Amid a heated gay marriage debate and undying speculation over the Labor Party’s future, one serious political development has managed to largely fly beneath the media radar. That development is the formal announcement of ‘Labor for Life’: a group of Labor MPs, members and supporters who have mobilised to campaign against abortion, among other issues. This announcement should deeply concern Australians who care about human rights and saving lives.
Members of ‘Labor for Life’, along with ‘pro-life’ Coalition MPs, have been key opponents of efforts to achieve reproductive choice for women in both Australia and developing countries. As one example, MPs in both major parties have supported a ban on using Australian aid funding for a range of sexual and reproductive health services, including safe and legal abortion. In place from 1996-2009, the recent lifting of these restrictions has been a continued rallying call for anti-abortion campaigners from both major parties.
Anti-abortion campaigning prevents access to safe, legal abortion, which only increases the prevalence of unsafe, and deadly, abortion. Abortion is among the safest medical procedures in the world when conducted by trained professionals. But when skilled care is unavailable, as in many developing countries, abortion endangers women’s lives.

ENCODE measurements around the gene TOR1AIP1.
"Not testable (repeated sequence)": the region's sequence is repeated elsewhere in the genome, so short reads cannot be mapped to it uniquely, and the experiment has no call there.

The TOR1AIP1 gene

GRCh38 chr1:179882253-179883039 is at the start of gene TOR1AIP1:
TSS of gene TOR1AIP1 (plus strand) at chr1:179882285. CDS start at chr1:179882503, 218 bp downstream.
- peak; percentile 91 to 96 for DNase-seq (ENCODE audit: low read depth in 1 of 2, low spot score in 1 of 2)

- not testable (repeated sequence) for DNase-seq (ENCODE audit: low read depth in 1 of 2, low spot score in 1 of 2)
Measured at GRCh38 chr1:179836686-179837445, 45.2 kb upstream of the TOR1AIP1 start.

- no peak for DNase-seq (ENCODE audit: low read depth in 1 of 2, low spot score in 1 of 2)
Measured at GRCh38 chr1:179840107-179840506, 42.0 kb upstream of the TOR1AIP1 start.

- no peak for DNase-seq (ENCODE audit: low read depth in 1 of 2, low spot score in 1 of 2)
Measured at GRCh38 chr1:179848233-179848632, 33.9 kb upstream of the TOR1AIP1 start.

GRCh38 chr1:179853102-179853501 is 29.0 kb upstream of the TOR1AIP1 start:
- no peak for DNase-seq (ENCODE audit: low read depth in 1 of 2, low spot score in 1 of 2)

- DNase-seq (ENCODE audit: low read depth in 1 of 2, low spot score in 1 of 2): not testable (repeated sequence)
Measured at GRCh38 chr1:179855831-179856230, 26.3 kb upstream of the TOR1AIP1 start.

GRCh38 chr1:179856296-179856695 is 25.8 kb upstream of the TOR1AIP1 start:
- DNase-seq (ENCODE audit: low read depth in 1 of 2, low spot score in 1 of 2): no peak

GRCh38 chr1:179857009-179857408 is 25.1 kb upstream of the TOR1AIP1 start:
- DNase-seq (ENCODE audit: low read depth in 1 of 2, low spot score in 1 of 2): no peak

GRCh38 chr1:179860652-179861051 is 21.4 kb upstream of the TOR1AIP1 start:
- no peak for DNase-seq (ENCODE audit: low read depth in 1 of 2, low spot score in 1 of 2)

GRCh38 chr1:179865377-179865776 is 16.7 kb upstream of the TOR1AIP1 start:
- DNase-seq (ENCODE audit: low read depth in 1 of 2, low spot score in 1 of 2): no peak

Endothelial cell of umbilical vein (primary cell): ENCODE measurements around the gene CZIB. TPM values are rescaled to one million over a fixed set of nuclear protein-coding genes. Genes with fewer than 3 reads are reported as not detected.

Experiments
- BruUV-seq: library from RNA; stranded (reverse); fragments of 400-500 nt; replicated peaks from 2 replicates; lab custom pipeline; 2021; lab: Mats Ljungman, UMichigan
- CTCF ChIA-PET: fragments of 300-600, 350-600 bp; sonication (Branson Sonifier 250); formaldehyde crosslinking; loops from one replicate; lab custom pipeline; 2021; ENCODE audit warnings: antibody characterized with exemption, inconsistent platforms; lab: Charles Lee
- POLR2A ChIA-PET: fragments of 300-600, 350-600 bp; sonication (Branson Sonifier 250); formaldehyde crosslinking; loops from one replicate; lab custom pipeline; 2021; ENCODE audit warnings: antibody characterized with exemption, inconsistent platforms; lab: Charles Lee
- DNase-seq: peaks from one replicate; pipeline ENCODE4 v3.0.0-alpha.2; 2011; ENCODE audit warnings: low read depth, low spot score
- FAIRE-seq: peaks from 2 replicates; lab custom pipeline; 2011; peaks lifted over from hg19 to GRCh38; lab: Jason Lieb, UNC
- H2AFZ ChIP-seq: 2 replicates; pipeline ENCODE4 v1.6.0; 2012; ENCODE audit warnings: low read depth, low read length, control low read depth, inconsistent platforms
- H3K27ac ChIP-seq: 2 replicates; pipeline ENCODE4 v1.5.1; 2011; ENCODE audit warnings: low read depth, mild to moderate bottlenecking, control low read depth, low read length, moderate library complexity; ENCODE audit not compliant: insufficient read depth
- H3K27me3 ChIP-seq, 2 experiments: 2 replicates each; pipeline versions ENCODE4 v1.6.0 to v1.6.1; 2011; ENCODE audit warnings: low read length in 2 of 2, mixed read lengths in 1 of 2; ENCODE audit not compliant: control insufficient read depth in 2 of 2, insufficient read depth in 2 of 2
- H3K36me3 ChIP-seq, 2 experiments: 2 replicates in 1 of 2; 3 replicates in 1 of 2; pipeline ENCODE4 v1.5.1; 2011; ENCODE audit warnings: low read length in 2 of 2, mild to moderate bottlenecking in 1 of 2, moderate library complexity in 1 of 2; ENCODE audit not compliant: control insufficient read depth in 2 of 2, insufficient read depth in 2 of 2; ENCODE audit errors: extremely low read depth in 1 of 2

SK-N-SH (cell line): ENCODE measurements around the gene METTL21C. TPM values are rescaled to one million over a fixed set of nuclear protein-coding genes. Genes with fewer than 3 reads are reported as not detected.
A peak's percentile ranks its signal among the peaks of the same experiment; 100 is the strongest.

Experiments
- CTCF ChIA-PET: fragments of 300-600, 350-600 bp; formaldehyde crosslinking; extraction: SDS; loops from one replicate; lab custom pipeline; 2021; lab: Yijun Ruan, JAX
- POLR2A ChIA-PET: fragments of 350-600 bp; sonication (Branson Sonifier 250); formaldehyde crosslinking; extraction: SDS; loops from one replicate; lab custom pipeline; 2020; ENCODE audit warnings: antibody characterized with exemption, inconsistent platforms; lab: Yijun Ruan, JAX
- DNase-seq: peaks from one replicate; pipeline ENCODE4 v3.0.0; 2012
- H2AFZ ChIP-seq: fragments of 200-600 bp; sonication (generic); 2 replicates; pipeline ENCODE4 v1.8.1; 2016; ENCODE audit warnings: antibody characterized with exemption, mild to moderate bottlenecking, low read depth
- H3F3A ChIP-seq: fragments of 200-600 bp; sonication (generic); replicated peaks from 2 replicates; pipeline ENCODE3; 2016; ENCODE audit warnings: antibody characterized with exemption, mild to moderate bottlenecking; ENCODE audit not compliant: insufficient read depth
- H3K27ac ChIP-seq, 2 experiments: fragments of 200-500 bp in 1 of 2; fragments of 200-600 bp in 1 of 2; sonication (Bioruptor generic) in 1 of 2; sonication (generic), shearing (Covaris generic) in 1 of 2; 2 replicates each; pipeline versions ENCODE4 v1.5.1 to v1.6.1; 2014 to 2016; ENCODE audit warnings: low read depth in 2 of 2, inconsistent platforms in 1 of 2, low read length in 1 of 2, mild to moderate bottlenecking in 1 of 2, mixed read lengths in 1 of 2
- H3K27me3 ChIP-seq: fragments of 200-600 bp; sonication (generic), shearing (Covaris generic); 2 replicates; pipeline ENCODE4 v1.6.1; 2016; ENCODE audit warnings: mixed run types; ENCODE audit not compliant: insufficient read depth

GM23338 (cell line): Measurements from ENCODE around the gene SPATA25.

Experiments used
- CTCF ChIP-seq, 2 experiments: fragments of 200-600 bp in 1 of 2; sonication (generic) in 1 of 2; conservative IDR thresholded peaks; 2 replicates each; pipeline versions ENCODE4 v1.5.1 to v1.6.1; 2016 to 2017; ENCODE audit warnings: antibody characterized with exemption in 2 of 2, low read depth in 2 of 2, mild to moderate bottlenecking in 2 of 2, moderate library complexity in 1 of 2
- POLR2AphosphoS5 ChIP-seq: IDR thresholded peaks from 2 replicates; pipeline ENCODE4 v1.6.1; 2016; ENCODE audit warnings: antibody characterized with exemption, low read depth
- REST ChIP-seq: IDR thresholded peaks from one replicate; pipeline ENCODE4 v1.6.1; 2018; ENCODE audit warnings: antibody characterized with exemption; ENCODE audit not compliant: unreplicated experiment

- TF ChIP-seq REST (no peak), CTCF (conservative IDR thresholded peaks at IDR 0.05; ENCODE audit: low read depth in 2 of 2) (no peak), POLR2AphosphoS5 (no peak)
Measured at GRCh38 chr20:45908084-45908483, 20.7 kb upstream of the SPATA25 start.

These girls and young women die when, because of a mixture of legal restrictions, resource shortages and gender discrimination, they are forced to seek out untrained practitioners. Common methods include swallowing bleach or toxic levels of anti-malarial drugs or inserting sharp objects, such as sticks or wire, into the uterus to induce bleeding, often resulting in fatal infections. Women sometimes also risk serious physical injury. In a case currently before the UN’s Committee On The Elimination Of Discrimination Against Women, ‘L.C’, a 13 year old Peruvian girl, was raped by an older man. Pregnant and denied access to abortion, L.C jumped from a rooftop. She is now a quadriplegic.
Despite the enormous risk involved in seeking an unsafe abortion, for some young girls it is the safest in a limited range of choices. In some developing countries, a girl has a higher chance of dying in childbirth than she does of attending school. Often forcibly impregnated as the result of sexual violence, young girls without access to safe medical care have up to a one in five chance of dying if they are forced to continue the pregnancy. A pregnancy often also guarantees an end to their schooling and consequently to even the most basic aspirations they may have for their lives. Their chances of ending up permanently disabled, for example by suffering from obstetric fistula, and the extreme stigma and rejection that follows, are high – as are the chances that they will deliver stillborn or extremely premature infants.